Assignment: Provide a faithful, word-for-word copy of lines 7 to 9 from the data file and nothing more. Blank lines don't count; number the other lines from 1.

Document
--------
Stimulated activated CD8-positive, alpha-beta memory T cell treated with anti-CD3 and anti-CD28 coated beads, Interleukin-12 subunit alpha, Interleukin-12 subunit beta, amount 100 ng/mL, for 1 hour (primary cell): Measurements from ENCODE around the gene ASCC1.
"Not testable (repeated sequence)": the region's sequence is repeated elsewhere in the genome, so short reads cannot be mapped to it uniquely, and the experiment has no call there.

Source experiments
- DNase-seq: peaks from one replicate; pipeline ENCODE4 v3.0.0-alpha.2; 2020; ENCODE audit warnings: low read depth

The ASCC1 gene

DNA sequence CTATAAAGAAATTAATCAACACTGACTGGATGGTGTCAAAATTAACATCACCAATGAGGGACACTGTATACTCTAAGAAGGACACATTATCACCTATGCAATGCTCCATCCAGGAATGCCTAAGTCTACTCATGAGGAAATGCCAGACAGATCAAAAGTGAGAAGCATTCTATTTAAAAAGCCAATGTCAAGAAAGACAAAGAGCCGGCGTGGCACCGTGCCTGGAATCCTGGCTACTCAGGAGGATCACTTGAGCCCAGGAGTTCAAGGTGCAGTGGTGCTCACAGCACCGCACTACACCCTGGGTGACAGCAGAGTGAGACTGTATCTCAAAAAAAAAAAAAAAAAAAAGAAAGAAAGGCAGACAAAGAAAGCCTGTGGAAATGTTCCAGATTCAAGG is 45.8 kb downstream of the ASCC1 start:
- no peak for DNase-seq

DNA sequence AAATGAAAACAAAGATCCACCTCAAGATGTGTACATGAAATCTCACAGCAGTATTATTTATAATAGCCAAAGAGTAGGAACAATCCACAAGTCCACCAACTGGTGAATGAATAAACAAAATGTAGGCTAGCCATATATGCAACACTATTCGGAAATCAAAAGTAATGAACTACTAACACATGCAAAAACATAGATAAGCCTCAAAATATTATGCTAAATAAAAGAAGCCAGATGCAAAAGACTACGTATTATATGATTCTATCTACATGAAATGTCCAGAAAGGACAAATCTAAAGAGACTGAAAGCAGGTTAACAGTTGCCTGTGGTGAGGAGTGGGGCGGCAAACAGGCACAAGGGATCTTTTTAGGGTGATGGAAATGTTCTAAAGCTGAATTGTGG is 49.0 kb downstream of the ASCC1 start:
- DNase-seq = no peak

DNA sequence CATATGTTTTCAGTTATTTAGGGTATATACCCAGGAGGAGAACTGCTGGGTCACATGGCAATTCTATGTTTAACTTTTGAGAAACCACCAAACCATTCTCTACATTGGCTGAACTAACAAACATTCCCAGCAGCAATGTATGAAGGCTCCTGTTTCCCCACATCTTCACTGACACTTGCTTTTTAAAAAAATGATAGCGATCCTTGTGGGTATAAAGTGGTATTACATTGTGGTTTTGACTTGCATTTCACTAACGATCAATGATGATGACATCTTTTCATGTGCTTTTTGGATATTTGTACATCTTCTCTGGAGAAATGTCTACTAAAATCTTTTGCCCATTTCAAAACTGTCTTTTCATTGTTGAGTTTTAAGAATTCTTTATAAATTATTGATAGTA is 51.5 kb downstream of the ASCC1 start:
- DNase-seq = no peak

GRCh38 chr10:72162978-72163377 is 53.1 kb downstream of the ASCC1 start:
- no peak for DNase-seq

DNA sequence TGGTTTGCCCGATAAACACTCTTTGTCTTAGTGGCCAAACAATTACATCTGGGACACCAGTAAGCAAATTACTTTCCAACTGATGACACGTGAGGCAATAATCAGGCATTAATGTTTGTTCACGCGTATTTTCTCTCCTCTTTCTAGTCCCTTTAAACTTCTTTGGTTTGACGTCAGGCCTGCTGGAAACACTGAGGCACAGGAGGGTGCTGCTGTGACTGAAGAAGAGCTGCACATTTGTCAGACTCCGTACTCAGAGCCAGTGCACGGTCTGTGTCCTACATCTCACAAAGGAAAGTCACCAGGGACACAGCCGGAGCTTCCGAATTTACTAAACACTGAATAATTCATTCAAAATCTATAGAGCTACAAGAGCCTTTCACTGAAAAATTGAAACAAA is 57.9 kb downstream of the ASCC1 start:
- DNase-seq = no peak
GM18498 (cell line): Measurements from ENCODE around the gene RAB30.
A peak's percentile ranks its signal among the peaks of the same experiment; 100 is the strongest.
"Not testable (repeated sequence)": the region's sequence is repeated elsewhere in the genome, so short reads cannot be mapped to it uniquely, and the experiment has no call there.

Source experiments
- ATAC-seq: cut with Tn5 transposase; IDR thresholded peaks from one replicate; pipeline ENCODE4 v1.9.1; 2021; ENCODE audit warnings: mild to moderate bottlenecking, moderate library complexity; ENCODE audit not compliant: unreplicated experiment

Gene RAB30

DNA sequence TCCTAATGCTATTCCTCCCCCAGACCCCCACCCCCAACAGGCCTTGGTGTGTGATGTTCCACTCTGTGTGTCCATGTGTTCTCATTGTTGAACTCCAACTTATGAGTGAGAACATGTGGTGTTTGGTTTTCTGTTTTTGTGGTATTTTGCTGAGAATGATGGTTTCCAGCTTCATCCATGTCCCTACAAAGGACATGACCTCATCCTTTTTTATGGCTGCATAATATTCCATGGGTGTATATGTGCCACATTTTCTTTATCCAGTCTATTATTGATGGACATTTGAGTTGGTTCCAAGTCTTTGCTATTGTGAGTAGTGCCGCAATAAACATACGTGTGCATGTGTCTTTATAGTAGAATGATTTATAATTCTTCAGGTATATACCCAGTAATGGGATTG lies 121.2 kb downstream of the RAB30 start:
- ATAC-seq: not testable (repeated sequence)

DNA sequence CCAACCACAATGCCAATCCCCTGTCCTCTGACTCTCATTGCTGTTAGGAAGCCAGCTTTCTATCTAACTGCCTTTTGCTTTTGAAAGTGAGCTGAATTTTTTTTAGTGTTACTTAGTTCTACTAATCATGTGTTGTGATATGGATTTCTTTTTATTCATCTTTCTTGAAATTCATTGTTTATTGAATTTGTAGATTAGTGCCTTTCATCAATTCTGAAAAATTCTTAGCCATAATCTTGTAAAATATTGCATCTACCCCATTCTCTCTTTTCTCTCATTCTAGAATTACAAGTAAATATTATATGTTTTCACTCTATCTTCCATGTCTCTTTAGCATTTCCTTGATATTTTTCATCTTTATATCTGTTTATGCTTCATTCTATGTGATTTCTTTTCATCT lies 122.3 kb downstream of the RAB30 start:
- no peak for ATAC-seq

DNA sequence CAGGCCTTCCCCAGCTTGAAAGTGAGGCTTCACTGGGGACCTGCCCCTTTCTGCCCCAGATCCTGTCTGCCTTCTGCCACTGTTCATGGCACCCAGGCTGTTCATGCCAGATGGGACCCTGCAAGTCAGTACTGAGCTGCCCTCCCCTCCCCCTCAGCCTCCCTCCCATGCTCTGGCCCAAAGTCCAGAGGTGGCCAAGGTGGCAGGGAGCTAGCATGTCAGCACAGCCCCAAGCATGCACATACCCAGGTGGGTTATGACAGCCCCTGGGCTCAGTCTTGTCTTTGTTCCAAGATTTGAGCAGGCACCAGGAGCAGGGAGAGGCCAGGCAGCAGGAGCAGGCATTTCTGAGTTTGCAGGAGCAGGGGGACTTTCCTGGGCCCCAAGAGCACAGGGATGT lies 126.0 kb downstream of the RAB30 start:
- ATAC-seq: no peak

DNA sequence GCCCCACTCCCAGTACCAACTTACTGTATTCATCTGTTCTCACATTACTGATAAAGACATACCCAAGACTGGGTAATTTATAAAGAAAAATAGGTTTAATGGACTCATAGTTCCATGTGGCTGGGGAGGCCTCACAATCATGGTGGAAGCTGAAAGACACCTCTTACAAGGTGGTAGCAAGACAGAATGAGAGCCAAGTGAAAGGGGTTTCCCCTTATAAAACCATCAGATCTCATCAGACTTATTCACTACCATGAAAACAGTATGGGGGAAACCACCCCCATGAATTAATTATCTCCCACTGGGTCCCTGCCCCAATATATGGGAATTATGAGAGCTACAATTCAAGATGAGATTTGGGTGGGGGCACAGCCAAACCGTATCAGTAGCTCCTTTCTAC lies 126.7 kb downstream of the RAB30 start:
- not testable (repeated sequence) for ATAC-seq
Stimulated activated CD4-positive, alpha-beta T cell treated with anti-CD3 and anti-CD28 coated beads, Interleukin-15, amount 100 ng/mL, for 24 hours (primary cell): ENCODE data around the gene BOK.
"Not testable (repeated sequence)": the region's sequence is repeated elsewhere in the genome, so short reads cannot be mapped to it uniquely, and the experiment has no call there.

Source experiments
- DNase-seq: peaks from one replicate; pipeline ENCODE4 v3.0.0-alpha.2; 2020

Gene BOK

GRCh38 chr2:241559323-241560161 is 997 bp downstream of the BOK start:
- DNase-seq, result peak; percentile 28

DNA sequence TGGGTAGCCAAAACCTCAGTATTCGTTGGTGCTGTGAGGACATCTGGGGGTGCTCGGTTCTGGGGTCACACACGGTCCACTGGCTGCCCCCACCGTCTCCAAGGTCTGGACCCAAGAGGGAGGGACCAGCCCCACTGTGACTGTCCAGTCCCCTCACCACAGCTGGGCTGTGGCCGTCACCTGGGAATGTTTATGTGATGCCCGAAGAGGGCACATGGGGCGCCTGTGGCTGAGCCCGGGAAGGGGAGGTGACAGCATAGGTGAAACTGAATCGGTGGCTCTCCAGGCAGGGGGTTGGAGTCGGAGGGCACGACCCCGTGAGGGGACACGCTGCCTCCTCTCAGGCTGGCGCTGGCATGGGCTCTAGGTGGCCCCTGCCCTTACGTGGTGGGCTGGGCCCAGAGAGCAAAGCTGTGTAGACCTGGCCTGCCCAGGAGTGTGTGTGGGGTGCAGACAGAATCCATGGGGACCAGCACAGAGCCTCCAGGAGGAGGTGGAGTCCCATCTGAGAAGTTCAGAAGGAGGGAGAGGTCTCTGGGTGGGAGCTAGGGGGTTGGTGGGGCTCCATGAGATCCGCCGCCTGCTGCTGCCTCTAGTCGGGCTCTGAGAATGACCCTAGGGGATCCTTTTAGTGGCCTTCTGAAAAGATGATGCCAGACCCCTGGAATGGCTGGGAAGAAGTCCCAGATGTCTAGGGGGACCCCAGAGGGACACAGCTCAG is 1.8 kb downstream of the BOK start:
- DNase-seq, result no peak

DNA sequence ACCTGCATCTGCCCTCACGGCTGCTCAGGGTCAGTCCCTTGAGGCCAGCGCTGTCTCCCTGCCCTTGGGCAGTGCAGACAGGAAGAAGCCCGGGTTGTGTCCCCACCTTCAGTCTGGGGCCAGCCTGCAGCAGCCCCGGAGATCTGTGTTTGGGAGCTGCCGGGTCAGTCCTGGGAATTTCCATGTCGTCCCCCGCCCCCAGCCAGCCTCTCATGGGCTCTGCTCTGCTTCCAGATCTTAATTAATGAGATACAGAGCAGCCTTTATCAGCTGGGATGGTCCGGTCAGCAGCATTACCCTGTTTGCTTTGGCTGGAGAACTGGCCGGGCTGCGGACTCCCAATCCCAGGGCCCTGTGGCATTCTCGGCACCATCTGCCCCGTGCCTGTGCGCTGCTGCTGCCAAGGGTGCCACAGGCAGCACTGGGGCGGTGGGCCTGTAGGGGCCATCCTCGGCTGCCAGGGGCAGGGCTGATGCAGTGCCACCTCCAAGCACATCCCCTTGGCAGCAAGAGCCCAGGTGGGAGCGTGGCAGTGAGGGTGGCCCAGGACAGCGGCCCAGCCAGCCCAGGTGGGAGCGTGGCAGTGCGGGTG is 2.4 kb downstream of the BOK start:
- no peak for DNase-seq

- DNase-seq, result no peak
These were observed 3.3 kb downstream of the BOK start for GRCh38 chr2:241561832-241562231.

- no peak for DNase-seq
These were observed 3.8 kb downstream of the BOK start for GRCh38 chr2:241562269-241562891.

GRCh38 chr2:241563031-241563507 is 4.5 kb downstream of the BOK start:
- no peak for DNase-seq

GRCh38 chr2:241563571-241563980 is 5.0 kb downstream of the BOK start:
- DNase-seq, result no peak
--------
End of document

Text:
- no peak for DNase-seq

DNA sequence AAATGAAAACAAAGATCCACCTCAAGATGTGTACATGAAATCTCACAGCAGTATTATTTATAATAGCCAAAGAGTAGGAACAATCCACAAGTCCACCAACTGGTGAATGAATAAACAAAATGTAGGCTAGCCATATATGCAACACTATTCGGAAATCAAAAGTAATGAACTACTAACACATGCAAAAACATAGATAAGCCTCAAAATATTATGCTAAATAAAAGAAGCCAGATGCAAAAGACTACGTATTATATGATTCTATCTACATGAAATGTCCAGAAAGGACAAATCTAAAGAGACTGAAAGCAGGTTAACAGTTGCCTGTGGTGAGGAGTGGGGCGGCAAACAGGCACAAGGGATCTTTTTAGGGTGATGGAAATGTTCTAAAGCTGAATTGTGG is 49.0 kb downstream of the ASCC1 start:
- DNase-seq = no peak